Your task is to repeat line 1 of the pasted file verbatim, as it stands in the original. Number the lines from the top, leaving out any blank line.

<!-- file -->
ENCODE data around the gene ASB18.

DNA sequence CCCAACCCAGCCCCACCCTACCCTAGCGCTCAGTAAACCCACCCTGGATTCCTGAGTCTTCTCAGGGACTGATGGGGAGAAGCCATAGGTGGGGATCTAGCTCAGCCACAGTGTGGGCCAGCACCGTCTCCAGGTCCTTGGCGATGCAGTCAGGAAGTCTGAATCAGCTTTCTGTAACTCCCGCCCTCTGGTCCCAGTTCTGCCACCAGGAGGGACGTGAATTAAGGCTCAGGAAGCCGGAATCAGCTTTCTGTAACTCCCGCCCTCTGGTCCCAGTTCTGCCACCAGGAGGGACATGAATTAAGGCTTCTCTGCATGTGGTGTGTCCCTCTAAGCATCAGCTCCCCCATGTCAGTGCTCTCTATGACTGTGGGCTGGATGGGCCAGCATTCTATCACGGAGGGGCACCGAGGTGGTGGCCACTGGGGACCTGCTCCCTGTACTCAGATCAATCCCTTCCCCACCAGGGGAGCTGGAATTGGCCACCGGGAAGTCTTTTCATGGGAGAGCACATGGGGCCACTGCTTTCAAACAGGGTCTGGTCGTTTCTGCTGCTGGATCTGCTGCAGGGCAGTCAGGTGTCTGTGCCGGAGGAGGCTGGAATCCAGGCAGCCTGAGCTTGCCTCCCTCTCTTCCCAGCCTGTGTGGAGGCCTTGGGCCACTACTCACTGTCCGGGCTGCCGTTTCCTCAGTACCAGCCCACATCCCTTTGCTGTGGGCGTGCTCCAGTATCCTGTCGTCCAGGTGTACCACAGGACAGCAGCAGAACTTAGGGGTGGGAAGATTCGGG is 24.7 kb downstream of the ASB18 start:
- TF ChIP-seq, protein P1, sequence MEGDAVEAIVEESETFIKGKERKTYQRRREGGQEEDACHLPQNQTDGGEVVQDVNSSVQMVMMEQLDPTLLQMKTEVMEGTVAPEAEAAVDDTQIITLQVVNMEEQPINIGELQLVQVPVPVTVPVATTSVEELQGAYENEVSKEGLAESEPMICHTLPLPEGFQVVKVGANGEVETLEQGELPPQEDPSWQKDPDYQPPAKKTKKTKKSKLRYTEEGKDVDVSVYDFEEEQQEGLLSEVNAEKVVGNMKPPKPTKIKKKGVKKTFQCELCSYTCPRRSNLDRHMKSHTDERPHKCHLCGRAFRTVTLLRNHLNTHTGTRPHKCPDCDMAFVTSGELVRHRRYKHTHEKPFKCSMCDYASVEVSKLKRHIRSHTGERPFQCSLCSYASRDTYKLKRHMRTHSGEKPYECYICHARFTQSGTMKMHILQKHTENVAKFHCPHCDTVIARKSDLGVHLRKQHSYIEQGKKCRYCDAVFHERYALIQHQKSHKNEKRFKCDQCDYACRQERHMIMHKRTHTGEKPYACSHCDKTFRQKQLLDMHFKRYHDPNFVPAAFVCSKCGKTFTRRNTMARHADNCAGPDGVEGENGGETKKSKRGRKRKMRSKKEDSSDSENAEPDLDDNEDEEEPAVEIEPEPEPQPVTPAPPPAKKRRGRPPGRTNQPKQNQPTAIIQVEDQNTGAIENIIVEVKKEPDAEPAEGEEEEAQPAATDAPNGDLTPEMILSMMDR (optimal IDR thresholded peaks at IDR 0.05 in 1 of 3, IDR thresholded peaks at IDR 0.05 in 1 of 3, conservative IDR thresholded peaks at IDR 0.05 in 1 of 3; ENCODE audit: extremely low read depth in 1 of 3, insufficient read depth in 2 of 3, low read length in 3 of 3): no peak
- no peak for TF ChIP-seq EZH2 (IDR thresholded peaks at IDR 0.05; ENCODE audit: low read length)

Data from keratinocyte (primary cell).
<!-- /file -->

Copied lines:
ENCODE data around the gene ASB18.